Five Days in Arashkol

Yasmin Osman

At Ahfad University for Women we have an annual trip to a rural area, where a portion of the students go and spread awareness on various things related to the year’s motto. This year the motto was ‘Together for the health of the rural woman’, and it was my turn to go on the trip.

To say that I was apprehensive would be a large understatement. I didn’t know who I was going with. Will my team be a cohesive unit? Will we get along? Or will we end up poking each other’s eyes out by the end of the week? I didn’t know where I was going either.  When the Dean told me I was going to Arashkol, I heard something along the lines of ‘adas’ (which is “lentils” in Arabic), so when I tried to ask my father about the area or look it up in the atlas or online, naturally I came up with nothing. That left me in a state of near panic, thinking “Oh my God!!! Not only are we going to a rural area, we are going so far off the beaten track that even my Dad hasn’t heard of this place before!!!”

It wasn’t until the actual day of the trip that I figured out what the proper name of the place was. Apart from the police stops every so often, the ride was uneventful. I spent quite a bit of the five and a half hours in a state of stupor, hovering somewhere between sleep and consciousness. It turns out Arashkol was as far off the beaten track as I thought it was.

We were a rather large group of 17 girls and our supervisor and we were housed by the Sheikh in his mother’s house. At first different members of the group did not know each other, so they kept to themselves, forming little cliques within the group, but as our work forced us to come together, we started to get to know each other. As with any large group, there were a few who stood out. There was the unofficial leader, the group joker, the mother hen of the group, the quiet one, the lazy one, the crazy one, the trouble maker, etc. I have never lived with so many girls before in my life, and while it was an experience, it is not one I would want repeat any time in the near future. A girl needs to have her recovery time.

The people of Arashkol were simple but hospitable; there wasn’t a door that was closed to us. The Sheikh in particular was a warm and gracious host. He exuded a calm, soothing aura that put people at ease, something I have learnt to associate with deeply religious people. As we met various groups of citizens, we got to know a very different way of life, a life that could have been ours if we were born to other families. I’m not going to get into the tedious details of life in Arashkol—suffice to say that the village fit the stereotypical Sudanese village. To be honest, where we were staying, while life wasn’t hard, the people we met made us realise how wonderful we have everything back home.

The people were not completely ignorant on the subjects we were going to deliver, but a startlingly large number knew of the dangers of some of their practices and still continued to perform them. For example, female genital mutilation was a widespread practice and by far the most common problem they had, and although they practically recited the dangers of that particular practice back to us, the people still continue to do it.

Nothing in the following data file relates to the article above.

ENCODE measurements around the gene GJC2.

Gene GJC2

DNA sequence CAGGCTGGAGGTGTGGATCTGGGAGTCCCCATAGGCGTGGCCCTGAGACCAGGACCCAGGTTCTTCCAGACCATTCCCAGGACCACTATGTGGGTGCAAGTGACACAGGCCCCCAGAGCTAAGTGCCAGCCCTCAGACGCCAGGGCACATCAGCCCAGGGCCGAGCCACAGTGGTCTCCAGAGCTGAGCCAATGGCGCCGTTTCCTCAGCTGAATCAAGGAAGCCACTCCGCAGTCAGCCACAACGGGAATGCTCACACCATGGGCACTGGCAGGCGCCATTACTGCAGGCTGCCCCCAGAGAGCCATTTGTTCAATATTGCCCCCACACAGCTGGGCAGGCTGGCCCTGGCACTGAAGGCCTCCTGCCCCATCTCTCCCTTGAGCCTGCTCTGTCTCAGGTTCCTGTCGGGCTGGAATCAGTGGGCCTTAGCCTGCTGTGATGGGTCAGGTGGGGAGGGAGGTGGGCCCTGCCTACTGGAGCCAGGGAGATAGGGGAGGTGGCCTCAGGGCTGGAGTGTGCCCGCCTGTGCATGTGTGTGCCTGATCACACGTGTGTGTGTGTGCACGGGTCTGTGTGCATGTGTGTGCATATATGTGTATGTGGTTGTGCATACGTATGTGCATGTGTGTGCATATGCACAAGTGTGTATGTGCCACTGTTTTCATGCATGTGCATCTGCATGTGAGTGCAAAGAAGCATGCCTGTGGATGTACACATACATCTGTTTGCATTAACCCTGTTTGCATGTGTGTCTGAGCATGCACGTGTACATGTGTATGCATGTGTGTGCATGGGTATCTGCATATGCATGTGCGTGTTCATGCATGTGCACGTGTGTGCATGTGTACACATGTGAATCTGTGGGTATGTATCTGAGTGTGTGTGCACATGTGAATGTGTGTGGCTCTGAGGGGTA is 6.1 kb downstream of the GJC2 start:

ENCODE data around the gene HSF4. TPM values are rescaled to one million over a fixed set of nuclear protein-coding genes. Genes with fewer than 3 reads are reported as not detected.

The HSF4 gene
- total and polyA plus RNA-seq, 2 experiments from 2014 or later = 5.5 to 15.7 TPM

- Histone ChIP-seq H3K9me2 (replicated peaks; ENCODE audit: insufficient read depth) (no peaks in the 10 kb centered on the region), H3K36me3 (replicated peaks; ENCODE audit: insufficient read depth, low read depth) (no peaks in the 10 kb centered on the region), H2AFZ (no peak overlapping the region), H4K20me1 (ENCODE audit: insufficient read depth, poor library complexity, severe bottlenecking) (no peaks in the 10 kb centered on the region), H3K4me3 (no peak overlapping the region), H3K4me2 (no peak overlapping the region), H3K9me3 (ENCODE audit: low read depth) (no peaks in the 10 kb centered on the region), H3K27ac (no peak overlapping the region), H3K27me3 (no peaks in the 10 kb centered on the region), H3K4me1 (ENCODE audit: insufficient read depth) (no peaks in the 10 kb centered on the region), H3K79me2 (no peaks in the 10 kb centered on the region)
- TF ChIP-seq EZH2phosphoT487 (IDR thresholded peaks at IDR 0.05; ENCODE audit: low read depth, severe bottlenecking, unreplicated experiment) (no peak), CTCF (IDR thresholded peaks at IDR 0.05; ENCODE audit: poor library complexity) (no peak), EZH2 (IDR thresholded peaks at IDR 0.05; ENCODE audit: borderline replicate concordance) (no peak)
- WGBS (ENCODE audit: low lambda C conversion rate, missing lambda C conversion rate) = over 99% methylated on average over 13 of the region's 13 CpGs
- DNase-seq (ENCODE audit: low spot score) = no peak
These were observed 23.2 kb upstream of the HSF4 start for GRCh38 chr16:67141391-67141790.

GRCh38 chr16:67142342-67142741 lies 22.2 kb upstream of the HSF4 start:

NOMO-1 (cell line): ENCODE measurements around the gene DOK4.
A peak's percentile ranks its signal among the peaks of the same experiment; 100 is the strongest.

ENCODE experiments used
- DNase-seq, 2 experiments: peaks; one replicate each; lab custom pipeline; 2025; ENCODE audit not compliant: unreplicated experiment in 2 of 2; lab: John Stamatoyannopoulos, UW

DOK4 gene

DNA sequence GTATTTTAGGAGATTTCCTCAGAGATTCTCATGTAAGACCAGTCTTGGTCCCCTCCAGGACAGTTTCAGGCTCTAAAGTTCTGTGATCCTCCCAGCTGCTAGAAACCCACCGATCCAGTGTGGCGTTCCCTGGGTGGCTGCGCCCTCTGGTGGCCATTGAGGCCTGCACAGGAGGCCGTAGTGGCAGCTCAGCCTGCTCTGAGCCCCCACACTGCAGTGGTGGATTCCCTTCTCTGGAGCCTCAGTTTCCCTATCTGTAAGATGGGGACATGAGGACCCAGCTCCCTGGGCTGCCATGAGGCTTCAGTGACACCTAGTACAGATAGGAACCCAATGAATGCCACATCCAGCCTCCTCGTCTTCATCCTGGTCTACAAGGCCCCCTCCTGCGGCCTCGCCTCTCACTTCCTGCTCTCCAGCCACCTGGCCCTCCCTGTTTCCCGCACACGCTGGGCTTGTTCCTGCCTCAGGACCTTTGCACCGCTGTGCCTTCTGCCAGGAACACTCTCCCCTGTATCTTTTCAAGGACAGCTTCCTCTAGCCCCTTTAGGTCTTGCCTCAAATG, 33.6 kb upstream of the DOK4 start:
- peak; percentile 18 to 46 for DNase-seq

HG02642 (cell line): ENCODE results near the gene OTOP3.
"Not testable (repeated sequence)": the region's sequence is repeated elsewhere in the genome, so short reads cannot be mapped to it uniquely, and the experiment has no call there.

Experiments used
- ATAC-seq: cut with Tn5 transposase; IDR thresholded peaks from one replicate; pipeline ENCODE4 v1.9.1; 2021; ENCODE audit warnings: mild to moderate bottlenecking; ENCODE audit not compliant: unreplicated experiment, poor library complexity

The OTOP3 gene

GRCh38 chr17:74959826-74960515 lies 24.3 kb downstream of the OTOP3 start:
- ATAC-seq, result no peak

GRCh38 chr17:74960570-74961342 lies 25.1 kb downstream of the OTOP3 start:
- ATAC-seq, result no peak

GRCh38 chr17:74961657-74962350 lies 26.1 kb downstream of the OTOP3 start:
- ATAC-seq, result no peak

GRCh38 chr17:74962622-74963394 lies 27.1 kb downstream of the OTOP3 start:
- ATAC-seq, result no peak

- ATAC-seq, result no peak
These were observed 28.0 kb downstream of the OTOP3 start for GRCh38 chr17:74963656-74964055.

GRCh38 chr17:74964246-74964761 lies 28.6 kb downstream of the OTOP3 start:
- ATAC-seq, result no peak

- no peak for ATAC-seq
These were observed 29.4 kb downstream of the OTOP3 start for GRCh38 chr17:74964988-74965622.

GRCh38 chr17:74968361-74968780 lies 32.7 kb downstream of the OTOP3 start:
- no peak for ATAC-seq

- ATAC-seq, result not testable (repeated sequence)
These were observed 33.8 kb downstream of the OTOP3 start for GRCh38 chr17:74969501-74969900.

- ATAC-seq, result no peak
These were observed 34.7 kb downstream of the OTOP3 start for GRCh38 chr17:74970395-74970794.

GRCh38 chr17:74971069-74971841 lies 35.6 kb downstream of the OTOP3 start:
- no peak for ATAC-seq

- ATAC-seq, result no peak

Though I have only just come back from Arashkol, I must say that my memory is a hazy blur of images. (I confess that is at least partially due to what I think are the early stages of Alzheimer’s.) But there are parts that stand out clear, like once when I looked around one of the halls before our presentation and saw all of the girls interacting with the village women, or when I was lying under the stars, despite the cold that was making my toes numb, discussing the purpose of life with my best friend, or just sitting in silence next to a friend on the banks of the White Nile absorbing the beauty of our Nile.

I could go into detail about exactly what we talked about there, and what we found out about the place, but to be honest what I believe I benefited most from this trip was the importance of group work, and how working in a cohesive unit was imperative. I learnt that everybody is a capable individual in her own right, and that in order to be able to coordinate plans successfully, one must utilize everybody’s strengths and play to them. People, if given a chance, will step up to the plate magnificently. I also learnt that even the best laid plans can go awry, and while a control freak like me might find that hard to deal with, it is best to have plans B and C prepared as well as being ready to improvise.

Arashkol, a land whose name comes from the ancient Nubian words meaning “land of the king’s throne”, was a place where I renewed the pledge to strive for change in my country, and reaffirmed my faith in the soul of the Sudanese people. It is places like that which remind me why I entered Rural Extension, Education and Development in the first place, places which are tied so intrinsically to their roots but still striving to develop, without losing their identity or that which makes them unique. I made friendships that I am certain will last, and renewed bonds that were beginning to fade. I believe I benefitted as much from this trip as we hope the people benefitted from us.